New to Waterloo? Four fun tips – Veronica Brown

A few weeks ago, I enjoyed a great discussion with some colleagues who, like me, are celebrating five years at their teaching centre this year. We were talking about what had helped us as we transitioned into our new roles. For me, an important factor was my institutional knowledge. Having completed my undergraduate degree at Waterloo, taught here, and worked in both an academic department and a support unit, there were lots of things I had learned over the years that you won’t find in orientation materials. I thought it would  be fun to share some of the things I have discovered along the way. These are in no particular order!

  • Need some inspiration? Check out the co-op students of the year. Each year, six students (one per Faculty) are selected based on their contributions to their employer, academic achievement, volunteer experience and other criteria. Their accomplishments, such as presenting their research at international conferences, raising capital for their start-ups, and developing new tools and processes, are impressive (and humbling)! I am a huge fan of co-operative education and look forward to reading about the award winners.
  • Microsoft Excel is your friend. Most of my career has involved teaching or managing large (e.g., 300 – 1000+) classes. There is tremendous value in being able to efficiently store grade data and analyse it. Even in small classes, tools like PivotTables or some of the basic functions in Excel (or any spreadsheet for that matter), can help you get a clearer sense of your students’ performance. Taking a course at Waterloo through the Skills for the Electronic Workplace program, or getting some help from a colleague, are great options to hone your spreadsheet skills.
  • You might need to find a different place to get your coffee once exams start. Not all Food Services locations are open during exams and those that are open might have reduced hours. The same is true for the student-run coffee shops. Check the hours of your favourite Food Services location on their Hours and Locations page.
  • Read the Daily Bulletin. The Daily Bulletin is an electronic bulletin, published each business day. I try to read it every day because it is a neat mix of news, announcements, celebrations, events and miscellaneous information from across campus. Check out the Daily Bulletin Archive to see posts from the past 20 years!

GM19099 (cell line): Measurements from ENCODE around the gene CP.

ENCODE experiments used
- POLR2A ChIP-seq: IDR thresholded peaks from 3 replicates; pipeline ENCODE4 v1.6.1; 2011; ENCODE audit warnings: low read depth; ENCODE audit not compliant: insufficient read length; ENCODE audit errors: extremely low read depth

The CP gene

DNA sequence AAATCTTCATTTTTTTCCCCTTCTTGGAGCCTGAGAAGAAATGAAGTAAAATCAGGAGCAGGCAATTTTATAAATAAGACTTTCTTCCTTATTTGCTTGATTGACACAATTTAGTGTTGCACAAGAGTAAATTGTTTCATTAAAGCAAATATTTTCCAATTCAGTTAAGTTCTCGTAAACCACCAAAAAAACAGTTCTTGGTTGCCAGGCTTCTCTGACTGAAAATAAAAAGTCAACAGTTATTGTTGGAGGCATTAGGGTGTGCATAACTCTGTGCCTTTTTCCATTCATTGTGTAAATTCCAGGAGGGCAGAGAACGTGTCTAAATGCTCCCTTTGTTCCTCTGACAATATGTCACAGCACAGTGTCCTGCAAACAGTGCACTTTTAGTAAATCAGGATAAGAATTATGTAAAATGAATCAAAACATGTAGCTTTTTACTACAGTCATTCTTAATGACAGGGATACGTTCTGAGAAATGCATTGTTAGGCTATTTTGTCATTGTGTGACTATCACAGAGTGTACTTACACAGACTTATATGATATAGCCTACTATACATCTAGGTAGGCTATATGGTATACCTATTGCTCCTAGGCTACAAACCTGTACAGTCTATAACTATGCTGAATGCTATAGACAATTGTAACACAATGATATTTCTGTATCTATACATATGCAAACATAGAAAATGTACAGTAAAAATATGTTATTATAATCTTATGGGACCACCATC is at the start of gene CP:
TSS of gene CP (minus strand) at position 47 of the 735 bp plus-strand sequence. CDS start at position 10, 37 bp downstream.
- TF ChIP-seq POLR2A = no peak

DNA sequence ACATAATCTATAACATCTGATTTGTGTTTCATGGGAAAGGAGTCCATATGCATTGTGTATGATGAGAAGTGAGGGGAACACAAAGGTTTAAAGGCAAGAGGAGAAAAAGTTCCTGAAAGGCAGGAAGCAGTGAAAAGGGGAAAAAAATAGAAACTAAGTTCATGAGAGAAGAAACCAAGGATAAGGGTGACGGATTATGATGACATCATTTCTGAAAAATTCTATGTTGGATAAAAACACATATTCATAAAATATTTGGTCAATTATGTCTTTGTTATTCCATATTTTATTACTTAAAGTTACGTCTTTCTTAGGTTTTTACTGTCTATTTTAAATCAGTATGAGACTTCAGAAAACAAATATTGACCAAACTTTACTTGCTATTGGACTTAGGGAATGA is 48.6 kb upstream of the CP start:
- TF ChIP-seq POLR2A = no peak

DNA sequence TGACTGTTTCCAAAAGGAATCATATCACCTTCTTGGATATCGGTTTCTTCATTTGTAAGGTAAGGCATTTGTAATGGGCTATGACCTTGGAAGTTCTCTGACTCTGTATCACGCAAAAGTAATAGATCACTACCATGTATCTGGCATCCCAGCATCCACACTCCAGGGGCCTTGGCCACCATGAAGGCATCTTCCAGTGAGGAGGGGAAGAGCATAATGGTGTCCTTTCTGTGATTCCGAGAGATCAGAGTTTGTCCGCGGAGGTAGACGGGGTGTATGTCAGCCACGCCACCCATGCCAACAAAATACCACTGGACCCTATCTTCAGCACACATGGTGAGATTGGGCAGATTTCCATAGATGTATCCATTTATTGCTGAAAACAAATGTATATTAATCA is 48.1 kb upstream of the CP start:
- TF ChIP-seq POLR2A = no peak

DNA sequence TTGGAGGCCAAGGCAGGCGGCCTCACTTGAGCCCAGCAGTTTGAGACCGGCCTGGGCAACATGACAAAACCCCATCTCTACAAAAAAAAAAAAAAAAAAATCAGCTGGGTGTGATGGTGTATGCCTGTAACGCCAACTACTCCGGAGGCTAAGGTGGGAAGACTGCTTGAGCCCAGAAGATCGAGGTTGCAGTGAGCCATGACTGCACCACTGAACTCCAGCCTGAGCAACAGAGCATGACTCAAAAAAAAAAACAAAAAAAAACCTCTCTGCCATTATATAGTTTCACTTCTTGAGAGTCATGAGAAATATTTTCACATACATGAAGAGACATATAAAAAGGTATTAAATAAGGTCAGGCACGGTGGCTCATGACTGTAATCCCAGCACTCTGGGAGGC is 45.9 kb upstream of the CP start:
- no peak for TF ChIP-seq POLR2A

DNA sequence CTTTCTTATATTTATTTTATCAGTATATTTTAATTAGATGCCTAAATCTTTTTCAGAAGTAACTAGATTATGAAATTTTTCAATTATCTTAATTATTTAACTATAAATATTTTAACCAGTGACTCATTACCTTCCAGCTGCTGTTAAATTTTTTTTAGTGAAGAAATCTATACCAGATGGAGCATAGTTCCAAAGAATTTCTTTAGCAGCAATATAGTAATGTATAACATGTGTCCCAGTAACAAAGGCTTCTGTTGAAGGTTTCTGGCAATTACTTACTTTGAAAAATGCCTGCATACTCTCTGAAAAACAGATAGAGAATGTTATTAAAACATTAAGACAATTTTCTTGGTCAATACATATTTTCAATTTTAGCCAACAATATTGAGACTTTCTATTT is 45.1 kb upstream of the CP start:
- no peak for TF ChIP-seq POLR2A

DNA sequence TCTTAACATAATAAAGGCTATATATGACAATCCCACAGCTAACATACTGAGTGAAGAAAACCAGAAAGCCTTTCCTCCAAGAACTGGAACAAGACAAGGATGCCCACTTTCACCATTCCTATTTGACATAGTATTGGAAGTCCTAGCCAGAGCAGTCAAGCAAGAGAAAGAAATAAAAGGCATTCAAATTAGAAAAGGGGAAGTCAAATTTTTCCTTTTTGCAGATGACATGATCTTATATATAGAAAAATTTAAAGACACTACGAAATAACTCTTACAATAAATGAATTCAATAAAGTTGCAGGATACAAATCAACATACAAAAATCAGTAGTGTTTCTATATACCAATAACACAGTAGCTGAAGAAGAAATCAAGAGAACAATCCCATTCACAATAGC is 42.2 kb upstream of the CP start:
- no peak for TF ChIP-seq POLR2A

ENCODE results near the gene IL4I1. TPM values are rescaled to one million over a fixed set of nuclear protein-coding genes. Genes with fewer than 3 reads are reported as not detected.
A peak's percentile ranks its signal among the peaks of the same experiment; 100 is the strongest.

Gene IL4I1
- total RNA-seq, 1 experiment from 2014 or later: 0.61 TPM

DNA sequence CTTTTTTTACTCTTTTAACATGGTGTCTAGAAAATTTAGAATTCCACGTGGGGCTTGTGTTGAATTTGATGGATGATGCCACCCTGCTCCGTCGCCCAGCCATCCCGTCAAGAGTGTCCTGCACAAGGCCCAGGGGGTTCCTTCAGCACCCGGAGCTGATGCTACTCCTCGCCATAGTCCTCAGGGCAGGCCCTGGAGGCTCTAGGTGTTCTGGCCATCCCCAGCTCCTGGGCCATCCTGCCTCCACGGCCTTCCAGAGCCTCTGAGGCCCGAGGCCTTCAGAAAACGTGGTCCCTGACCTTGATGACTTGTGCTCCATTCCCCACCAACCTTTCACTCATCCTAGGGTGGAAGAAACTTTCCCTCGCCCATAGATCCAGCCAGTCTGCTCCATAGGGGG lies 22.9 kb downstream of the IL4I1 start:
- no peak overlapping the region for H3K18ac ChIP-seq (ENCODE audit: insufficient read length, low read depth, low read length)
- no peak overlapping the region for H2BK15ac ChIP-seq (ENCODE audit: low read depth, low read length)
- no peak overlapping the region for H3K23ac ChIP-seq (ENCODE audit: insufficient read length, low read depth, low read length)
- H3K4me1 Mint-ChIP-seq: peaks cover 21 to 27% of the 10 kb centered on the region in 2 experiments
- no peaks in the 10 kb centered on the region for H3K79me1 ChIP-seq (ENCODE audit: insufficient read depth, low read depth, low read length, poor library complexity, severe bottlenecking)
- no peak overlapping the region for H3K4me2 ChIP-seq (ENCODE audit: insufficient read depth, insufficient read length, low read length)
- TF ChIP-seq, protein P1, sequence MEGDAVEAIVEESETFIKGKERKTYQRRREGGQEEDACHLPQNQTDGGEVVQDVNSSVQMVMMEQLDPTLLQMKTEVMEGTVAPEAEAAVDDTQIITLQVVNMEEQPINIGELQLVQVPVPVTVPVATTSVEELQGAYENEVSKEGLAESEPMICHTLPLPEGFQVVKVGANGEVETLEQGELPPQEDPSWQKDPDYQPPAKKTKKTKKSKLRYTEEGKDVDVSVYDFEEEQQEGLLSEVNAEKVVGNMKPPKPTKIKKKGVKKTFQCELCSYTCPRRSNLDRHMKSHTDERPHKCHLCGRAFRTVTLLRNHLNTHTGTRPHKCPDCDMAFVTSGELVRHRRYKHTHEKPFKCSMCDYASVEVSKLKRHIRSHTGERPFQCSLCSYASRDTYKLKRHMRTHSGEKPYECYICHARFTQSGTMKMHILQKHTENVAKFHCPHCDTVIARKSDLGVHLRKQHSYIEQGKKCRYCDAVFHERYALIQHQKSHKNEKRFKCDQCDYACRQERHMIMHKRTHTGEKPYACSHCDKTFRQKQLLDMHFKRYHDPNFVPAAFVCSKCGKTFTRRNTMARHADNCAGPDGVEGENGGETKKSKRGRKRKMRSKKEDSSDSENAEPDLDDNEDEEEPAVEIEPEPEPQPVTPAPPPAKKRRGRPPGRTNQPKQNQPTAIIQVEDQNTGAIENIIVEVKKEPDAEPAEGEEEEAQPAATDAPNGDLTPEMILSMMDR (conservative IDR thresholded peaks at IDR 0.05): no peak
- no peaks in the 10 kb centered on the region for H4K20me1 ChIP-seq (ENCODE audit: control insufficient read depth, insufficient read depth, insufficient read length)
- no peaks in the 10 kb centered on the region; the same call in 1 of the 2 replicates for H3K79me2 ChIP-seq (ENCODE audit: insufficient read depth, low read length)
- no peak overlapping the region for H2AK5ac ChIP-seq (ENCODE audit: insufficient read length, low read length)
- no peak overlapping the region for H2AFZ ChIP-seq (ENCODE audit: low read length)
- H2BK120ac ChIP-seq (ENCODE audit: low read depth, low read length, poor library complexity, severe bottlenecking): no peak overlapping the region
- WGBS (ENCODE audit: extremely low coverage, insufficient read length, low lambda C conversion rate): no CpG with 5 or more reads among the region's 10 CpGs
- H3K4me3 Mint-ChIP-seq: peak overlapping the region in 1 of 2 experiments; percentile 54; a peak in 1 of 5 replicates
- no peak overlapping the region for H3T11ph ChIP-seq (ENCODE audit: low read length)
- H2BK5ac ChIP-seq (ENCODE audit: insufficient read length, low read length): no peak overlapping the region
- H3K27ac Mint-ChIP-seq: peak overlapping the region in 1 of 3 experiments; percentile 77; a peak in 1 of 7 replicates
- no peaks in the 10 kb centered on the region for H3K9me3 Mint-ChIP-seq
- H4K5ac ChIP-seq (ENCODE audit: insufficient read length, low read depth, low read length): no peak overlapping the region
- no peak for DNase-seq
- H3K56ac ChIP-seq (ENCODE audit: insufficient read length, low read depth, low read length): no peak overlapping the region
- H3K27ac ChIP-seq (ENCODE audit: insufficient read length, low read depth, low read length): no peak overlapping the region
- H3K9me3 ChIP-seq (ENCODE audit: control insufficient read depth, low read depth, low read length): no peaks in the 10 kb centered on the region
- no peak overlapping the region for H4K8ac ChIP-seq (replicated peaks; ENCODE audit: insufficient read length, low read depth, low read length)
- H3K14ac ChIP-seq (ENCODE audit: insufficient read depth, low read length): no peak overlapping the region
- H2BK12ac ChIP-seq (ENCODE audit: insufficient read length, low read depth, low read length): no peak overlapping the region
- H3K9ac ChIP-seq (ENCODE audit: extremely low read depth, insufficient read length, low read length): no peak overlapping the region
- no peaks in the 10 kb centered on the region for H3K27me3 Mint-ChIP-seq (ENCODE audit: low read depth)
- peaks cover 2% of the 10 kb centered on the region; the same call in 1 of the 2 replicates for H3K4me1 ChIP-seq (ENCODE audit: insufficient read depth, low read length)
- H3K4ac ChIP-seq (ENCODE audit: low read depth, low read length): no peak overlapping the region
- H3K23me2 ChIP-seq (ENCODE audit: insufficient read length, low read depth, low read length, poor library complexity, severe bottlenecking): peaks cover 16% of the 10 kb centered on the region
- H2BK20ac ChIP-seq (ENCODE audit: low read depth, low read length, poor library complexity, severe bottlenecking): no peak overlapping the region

As we head into spring, I thought it would be nice to have one final look at a snowy campus.



Passion – Veronica Brown

This is Georgian Bay. North of Parry Sound.

Lake and rocky islands

As a long distance swimmer, it is my favourite place in the world to swim. Not only because it is fresh water, has fewer scary creatures than the ocean (no sharks or jelly fish here), is warm (usually a balmy 75F in the summer), and is relatively calm (unlike the English Channel). But it is also where I learned to swim.

But many changes have occurred in the Great Lakes since my Great Uncle and his father bought the island 100 years ago. The ’30s and ’60s were marked by extremely low water levels while the ’80s had some of the highest water on record. The challenge today, among others, is low water. You see, this is where I learned to swim.

Image of rock with pool of water

In the background, you can see a small green bucket. That’s where our dock used to start. It was moored to the rock in the foreground. The one with the chain attached. There was enough water here to park a 14′ aluminum with a 35HP, our canoes, and, depending on the wind that day, a small sailboat.

Where I used to paddle, now there are trees.

Tree growing in rock

And if you look closely at the island below, you can see the high water mark. The line where the rock colour changes from grey to beige.

Feb25blogConsider the size of the Great Lakes and then look at that image. The water is four or five feet lower. What has happened to all the water?

During the past several weeks, I have shared my exploration of the affective domain. Appreciation. Uncertainty. Honesty. Integrity. Ethics. Awareness of Limits. Open-mindedness. Commitment. Compassion. Cooperation. When I work with departments across campus, these themes arise regardless of the discipline or degree-level. These affective elements give our students a shared experience.

Now, why did I share the water story above? Not because I want you to know about dropping Great Lake water levels but because it is an example of an activity (and assessment) that you could try in your own class to encourage expression of ideas in the affective domain. Here are some suggestions.